21
Jan

By STEVEN RATTNER

As recently as 2006, when I first visited India and China, the economic race was on, with heavy bets being placed on which one would win the developing world sweepstakes.

Many Westerners fervently hoped that a democratic country would triumph economically over an autocratic regime.

Now the contest is emphatically over. China has lunged into the 21st century, while India is still lurching toward it.

That’s evident not just in columns of dry statistics but in the rhythm and sensibility of each country. While China often seems to eradicate its past as it single-mindedly constructs its future, India nibbles more judiciously at its complex history.

Visits to crowded Indian urban centers unleash sensory assaults: colorful dress and lilting chatter provide a backdrop to every manner of commerce, from small shops to peddlers to beggars. That makes for engaging tourism, but not the fastest economic development. In contrast to China’s full-throated, monochromatic embrace of large-scale manufacturing, India more closely resembles a nation of shopkeepers.

To be sure, India has achieved enviable success in business services, like the glistening call centers in Bangalore and elsewhere. But in the global jousting for manufacturing jobs, India does not get its share.

Now, after years of rocketing growth, China’s gross domestic product per capita of $9,146 is more than twice India’s. And its economy grew by 7.7 percent in 2012, while India expanded at a (hardly shabby) 5.3 percent rate. Read more…

Steven Rattner, a long-time Wall Street financier, led the restructuring of the auto industry in 2009 as counselor to the Treasury secretary under the Obama administration.

As published in www.nytimes.com on January 19, 2013 (a version of this article appeared in print on 01/20/2013, on page SR12 of the NewYork edition with the headline: India Is Losing The Race).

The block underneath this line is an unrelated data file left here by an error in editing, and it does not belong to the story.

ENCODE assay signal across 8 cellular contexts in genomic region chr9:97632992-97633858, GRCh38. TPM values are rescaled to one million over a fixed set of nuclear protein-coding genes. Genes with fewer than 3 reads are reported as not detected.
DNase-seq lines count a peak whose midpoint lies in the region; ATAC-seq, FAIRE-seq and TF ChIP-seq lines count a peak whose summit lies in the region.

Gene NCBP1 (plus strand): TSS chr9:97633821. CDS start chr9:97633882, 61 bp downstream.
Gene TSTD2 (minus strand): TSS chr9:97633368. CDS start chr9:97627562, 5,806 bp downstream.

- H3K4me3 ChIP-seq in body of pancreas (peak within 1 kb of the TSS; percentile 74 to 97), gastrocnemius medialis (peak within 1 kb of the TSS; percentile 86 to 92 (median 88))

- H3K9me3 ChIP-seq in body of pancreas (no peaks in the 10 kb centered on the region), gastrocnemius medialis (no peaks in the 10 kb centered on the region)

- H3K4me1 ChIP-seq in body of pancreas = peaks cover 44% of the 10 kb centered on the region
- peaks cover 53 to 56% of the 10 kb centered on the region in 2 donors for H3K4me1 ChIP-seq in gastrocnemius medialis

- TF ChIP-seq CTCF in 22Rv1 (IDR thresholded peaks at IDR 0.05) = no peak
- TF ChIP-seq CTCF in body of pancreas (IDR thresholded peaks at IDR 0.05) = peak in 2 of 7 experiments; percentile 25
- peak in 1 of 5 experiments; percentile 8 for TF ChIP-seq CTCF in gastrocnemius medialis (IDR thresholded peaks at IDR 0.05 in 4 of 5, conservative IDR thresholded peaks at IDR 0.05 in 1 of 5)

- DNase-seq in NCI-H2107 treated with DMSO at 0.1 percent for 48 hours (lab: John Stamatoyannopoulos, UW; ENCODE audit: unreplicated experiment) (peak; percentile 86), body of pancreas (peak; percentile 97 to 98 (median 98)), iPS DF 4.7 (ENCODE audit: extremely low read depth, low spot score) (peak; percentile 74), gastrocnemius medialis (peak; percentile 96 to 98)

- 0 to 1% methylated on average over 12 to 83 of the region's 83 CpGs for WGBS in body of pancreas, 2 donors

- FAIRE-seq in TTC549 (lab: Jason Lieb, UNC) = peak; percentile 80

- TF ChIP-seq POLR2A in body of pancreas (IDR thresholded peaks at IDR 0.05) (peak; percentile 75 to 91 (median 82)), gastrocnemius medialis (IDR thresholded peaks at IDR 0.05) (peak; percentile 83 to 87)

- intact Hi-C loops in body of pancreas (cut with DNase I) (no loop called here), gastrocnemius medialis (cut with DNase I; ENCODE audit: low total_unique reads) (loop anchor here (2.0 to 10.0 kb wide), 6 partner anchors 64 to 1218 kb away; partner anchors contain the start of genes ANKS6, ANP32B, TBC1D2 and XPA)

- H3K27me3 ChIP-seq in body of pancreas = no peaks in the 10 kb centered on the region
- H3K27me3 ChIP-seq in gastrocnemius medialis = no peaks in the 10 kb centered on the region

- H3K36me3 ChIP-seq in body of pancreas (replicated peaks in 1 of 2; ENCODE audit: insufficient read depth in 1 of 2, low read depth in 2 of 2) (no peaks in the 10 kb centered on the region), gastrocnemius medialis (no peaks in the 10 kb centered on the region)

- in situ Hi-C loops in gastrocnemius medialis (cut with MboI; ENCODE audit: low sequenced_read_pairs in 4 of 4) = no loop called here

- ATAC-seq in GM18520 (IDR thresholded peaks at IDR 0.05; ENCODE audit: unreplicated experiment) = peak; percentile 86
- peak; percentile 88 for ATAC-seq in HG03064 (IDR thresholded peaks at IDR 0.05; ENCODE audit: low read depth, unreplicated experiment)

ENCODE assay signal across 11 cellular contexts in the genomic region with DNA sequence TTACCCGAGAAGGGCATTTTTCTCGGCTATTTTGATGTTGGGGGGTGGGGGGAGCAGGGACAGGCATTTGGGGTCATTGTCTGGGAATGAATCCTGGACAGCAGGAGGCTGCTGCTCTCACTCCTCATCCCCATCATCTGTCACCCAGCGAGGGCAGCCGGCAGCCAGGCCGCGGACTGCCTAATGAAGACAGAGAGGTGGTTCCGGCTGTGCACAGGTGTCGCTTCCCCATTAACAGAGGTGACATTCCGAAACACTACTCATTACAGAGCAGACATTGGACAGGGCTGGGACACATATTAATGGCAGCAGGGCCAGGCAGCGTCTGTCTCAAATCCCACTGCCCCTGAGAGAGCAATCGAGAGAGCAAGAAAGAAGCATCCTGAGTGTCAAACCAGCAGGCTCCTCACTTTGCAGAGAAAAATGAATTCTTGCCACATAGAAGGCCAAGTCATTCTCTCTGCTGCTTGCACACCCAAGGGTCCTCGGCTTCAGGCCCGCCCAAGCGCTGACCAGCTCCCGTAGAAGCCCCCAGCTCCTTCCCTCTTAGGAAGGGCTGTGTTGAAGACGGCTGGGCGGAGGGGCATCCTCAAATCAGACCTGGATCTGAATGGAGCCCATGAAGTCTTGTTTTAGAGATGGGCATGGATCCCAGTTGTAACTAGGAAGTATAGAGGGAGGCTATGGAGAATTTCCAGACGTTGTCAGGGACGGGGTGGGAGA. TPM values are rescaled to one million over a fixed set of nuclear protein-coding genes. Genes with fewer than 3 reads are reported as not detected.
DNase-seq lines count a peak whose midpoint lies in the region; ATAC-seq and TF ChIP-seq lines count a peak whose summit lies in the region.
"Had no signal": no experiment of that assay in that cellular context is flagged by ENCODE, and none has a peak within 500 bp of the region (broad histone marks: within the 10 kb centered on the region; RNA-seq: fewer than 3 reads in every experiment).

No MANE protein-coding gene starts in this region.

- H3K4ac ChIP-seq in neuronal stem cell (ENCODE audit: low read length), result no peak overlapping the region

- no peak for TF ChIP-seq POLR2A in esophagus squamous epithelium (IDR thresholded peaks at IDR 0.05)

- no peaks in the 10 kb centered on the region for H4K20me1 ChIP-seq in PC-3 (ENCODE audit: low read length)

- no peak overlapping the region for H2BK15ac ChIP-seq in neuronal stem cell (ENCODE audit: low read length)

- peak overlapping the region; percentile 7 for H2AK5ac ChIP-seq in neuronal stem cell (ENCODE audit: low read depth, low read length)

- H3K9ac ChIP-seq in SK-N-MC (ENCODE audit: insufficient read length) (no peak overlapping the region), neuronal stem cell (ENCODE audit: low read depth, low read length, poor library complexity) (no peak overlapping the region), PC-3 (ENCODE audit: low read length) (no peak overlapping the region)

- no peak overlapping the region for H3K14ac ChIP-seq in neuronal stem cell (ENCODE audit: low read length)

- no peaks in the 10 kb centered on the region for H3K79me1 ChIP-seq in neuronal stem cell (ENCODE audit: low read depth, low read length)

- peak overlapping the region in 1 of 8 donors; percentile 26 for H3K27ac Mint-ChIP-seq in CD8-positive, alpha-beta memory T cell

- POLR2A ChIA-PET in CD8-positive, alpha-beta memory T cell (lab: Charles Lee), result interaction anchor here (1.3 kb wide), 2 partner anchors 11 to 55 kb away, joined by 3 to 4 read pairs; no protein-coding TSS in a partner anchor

Comments

Fred Bosick January 26, 2013 - 8:44 am

“To be sure, India has achieved enviable success in business services, like the glistening call centers in Bangalore and elsewhere.”

That’s not due to technical excellence, but cheapness, that US executives have exploited.

anthonydavis February 1, 2013 - 7:27 am

Education system in each of these countries vary from each other. Indian students with strong basics when they move abroad for their high school education will find the initial classes very simple and easy.

nelson brown February 15, 2013 - 8:41 am

Development of all countries related to their management and politics.
when 1 dollar being released by upper authority, only 1% reach to the needed. other 99% vanish during journey of development.
so well said that, “No corruption, High development”
No need to say much. Anyone can understand with my this post.
But at last India is a beauty.
thanks for this lovely post Ángeles.

harpat February 22, 2013 - 5:02 am

The race is pretty much over I think. India is likely to remain stuck in poverty and could actually decline rapidly. The large population and lack of resources are the fundamental stumbling blocks. Corruption does not help and cannot be rooted out because of the fractured political system which forces the ruling party to tolerate corruption to hold the coalition together. The call center and IT based export industry appear to be saturating and there is danger of obliterating the current account without which the import of electronic equipment and energy resources cannot be financed. India needs a technocrat who understands the benefits as well as the limitations of technology in the context of India’s overpopulation and lack of resources and best utilize the abundance of manpower. A demographic advantage is no advantage if it cannot be utilized. China may have some slight temporary set backs due to the one child policy but in the long run it will turn out to be extremely beneficial.

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